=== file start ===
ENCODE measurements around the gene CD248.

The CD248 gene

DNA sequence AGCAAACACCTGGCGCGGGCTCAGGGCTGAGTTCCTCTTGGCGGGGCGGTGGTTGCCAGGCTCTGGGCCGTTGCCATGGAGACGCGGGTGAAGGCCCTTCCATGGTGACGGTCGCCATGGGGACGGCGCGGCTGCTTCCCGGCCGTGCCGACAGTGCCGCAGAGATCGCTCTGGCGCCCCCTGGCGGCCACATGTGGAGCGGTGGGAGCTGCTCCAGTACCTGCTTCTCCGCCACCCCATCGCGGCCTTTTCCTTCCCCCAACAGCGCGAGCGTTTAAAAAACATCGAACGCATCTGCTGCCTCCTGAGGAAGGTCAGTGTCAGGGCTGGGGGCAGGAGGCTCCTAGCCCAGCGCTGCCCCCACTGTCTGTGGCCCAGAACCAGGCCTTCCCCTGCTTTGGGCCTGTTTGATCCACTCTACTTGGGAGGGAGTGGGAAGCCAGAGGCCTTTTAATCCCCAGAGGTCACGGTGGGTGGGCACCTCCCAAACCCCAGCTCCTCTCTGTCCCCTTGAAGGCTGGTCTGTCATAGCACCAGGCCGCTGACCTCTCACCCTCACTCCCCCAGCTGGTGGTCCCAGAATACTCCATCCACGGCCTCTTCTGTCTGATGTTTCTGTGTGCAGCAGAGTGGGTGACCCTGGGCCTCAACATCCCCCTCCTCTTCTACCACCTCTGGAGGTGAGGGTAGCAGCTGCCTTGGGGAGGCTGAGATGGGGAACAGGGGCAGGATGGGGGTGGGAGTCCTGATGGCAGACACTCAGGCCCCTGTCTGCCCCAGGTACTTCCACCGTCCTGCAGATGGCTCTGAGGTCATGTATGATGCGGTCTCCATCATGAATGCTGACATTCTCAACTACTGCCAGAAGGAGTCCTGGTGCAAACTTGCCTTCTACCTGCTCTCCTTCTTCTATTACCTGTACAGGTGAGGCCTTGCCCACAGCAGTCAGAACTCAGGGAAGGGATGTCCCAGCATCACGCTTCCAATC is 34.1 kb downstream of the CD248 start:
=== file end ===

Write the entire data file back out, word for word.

ENCODE measurements around the gene CD248.

The CD248 gene

DNA sequence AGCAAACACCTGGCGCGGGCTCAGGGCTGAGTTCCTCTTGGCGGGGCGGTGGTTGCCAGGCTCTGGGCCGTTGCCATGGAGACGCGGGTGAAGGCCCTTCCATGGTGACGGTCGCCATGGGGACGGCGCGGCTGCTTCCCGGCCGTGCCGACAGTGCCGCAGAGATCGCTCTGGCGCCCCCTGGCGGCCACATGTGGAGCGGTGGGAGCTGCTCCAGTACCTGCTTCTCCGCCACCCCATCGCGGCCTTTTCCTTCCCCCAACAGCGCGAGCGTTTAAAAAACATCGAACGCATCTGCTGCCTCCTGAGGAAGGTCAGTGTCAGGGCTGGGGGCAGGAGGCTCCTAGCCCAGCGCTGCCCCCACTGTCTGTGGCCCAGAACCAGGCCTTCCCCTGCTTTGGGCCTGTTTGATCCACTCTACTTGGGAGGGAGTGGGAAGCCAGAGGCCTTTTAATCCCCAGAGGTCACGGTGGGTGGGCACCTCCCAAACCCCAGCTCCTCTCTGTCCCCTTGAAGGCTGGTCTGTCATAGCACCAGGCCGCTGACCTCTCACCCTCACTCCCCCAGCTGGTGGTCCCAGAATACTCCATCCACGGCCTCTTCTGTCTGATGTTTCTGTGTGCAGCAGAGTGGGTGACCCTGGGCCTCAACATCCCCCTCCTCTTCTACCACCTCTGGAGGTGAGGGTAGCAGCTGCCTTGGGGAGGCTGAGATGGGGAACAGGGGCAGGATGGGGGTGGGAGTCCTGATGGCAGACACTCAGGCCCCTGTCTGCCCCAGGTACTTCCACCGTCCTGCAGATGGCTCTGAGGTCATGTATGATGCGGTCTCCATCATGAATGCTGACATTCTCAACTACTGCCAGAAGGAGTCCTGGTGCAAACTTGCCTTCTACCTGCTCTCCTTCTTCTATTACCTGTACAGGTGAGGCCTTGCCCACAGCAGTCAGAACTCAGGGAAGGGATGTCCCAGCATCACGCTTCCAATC is 34.1 kb downstream of the CD248 start: